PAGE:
Mum says easyJet told her to BEG passengers to swap seats so she can sit with toddler

Julia White, from London, claims the budget airline told her to plead with other passengers to swap seats when she boarded the plane, so that she could get a seat next to her two year old.

Julia had checked into her flight a week early, but by that time there were no two seats next to each other available – even though she was willing to pay for the seat allocation.

She tweeted: "Hi easyJet – checked in a week early for our flight but there are no seats left together and I'm travelling with a 2 year old.

"Shouldn't your automatic allocation as a default place a child ticket with an adult? Please confirm we can swap on arrival at the check-in."

She added: "We thought we could do it on [check-in] and logged in a week early especially to pay the extra for the seats but found no options so feel a little stuck. Three seats all separate which obviously doesn’t work for a 2 year old."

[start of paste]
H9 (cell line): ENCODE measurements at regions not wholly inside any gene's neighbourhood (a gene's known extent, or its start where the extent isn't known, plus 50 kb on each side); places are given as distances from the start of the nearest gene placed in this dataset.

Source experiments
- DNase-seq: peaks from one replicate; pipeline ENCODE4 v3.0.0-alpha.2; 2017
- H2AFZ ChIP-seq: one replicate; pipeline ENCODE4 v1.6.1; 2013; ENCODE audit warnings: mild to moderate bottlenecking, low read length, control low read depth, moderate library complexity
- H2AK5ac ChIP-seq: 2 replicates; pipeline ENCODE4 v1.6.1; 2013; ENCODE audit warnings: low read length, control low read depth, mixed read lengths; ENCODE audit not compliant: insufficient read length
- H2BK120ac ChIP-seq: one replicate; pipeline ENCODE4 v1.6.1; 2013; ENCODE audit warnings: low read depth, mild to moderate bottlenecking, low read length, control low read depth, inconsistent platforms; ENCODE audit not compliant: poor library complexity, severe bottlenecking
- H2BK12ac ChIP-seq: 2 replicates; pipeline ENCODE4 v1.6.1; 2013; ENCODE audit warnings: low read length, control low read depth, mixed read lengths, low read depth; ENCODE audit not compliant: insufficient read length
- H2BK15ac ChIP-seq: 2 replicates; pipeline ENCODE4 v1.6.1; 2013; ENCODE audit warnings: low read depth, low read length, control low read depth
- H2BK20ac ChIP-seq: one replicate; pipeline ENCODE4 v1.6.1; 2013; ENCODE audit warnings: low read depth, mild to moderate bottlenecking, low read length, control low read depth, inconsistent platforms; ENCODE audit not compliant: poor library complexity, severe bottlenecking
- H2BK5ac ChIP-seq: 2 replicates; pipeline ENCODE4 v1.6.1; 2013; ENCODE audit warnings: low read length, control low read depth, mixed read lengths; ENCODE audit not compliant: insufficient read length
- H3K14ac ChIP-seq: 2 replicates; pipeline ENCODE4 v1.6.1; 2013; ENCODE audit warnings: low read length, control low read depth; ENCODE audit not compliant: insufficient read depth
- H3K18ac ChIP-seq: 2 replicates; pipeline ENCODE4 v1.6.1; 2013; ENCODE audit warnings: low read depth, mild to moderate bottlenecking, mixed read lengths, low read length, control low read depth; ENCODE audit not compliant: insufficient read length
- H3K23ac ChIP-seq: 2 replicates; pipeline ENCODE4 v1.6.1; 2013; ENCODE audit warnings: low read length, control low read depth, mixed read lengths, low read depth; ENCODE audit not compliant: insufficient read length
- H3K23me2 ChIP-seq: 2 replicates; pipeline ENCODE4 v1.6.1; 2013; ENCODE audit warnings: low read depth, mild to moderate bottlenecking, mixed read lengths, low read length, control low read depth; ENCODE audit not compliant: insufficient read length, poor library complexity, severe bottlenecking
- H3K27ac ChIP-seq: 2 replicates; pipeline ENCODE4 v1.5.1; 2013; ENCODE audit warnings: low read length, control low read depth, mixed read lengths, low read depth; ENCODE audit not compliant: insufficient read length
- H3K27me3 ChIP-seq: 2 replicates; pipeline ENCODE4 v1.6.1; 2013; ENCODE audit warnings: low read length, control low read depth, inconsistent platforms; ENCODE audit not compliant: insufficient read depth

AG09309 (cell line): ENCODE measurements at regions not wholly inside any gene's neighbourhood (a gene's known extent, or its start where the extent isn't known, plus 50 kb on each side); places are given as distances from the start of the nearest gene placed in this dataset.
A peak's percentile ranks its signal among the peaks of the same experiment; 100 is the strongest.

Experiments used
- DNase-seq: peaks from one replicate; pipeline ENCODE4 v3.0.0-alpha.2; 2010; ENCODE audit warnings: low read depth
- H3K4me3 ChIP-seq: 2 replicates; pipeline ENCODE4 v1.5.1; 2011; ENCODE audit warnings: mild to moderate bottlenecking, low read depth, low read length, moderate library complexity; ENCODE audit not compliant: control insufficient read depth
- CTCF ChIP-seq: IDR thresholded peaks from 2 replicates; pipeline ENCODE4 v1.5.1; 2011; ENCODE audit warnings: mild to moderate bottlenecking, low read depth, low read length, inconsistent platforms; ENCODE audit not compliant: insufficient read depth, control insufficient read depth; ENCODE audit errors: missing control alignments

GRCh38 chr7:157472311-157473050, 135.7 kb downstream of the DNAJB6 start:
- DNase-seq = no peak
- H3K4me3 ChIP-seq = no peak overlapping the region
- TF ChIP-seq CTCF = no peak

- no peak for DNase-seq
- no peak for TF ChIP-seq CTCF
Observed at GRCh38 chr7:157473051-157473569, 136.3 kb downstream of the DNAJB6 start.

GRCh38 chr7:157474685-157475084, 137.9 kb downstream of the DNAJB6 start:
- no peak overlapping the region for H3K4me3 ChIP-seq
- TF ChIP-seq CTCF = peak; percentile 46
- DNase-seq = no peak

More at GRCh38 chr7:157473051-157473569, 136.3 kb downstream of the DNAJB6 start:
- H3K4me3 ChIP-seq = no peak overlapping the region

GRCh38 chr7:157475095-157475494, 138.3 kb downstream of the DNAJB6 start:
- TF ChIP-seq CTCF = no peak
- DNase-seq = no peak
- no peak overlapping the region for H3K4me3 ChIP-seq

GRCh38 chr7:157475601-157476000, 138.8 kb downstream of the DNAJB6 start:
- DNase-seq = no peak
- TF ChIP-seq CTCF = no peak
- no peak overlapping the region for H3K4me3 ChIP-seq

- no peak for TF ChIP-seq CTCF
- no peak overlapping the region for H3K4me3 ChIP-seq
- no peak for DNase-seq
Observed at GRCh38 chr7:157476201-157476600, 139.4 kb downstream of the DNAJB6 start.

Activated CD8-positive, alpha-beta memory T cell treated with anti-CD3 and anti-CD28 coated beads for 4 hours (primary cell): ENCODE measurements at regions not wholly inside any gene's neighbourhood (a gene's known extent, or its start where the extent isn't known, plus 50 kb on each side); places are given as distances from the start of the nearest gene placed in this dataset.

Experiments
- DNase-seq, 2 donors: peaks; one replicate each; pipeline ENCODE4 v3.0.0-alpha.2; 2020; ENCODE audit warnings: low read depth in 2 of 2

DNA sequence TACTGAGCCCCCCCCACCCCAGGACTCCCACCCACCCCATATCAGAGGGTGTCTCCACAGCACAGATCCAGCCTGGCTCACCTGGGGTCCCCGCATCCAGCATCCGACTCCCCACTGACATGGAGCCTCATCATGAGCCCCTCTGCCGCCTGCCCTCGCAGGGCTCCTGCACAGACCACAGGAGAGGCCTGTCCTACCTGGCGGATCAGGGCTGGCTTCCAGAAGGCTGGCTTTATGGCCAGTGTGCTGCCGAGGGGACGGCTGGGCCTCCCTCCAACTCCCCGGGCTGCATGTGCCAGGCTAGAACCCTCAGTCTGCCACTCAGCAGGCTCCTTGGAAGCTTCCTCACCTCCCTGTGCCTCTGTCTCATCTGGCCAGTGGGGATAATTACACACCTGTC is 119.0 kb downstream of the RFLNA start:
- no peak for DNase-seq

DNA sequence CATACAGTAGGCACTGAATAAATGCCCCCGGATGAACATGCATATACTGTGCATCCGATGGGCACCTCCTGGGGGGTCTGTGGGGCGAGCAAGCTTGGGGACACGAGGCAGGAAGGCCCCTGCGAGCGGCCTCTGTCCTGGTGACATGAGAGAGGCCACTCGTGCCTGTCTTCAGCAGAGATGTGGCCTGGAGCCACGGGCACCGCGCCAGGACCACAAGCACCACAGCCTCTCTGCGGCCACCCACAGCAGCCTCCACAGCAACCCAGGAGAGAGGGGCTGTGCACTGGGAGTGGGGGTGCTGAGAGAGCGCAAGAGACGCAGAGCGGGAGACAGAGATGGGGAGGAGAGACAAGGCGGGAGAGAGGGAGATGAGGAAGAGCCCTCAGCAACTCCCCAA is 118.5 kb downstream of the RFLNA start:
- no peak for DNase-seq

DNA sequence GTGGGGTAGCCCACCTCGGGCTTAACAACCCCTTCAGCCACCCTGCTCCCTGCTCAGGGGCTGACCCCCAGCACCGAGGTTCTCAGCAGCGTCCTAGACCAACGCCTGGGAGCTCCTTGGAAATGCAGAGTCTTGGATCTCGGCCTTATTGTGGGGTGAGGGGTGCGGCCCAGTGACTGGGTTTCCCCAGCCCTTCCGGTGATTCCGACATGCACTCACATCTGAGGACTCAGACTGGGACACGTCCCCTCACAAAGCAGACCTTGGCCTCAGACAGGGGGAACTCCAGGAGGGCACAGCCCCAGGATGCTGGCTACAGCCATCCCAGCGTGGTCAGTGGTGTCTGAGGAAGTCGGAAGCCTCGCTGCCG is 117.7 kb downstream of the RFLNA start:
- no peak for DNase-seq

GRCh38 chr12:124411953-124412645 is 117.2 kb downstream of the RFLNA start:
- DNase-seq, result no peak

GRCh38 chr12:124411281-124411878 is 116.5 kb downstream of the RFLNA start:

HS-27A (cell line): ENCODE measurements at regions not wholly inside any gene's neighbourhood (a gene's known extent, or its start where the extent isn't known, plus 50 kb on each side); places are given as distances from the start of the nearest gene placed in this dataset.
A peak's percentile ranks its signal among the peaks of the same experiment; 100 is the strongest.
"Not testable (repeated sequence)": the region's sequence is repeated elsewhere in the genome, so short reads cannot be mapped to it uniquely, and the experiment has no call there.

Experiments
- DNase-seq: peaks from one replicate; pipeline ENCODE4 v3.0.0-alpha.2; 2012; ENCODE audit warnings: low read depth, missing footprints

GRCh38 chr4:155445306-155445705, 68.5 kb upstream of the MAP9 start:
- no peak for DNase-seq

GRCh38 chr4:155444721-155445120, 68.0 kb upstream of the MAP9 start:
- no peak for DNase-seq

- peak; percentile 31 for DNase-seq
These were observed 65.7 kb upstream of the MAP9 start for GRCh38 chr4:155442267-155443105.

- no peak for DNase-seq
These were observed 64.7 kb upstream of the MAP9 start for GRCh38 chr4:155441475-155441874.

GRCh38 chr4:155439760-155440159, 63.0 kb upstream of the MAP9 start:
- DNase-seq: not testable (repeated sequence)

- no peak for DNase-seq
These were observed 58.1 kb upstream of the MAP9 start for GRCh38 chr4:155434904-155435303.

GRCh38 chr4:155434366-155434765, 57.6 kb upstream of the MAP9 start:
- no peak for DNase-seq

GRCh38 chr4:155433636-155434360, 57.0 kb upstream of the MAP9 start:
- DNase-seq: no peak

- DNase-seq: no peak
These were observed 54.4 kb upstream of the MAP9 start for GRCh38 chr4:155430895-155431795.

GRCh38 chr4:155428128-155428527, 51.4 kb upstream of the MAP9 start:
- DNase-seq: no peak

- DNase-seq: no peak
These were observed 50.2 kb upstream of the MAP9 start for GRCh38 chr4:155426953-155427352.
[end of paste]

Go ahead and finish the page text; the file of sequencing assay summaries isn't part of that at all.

After privately speaking to an easyJet customer service representative, Julia claimed that she was told that she should have requested and paid for neighbouring seats when booking, or check in 30 days before the flight.

Allocated seating on a flight costs anywhere between 99p and £4.99 per seat.
She said that she was also told that she would have to beg other passengers to swap with her once on the plane.

She tweeted: "EasyJet tell us we have to beg and plead for passengers to move but no guarantees Ethan won't be sitting on his own on our flight to Portugal.

"There is something fundamentally wrong here. A child ticket needs to be as a default next to an adult ticket."

EasyJet allows passengers to check in up to 30 days before a flight and they advise families with young children to do so as early as possible.

A spokesperson for the airline told Sun Online Travel: "easyJet advises all passengers flying with young children to check in as early as possible to ensure they can be seated together.

"Our algorithm is designed to seats families and groups together and does so more than 99 per cent of the time.

“On the rare occasion that there are not enough seats together to seat families next to each other, the crew will ask passengers to move to accommodate children sitting with their parent or guardian.

“easyJet has contacted Ms White to try and seat her child with her ahead of the flight.”

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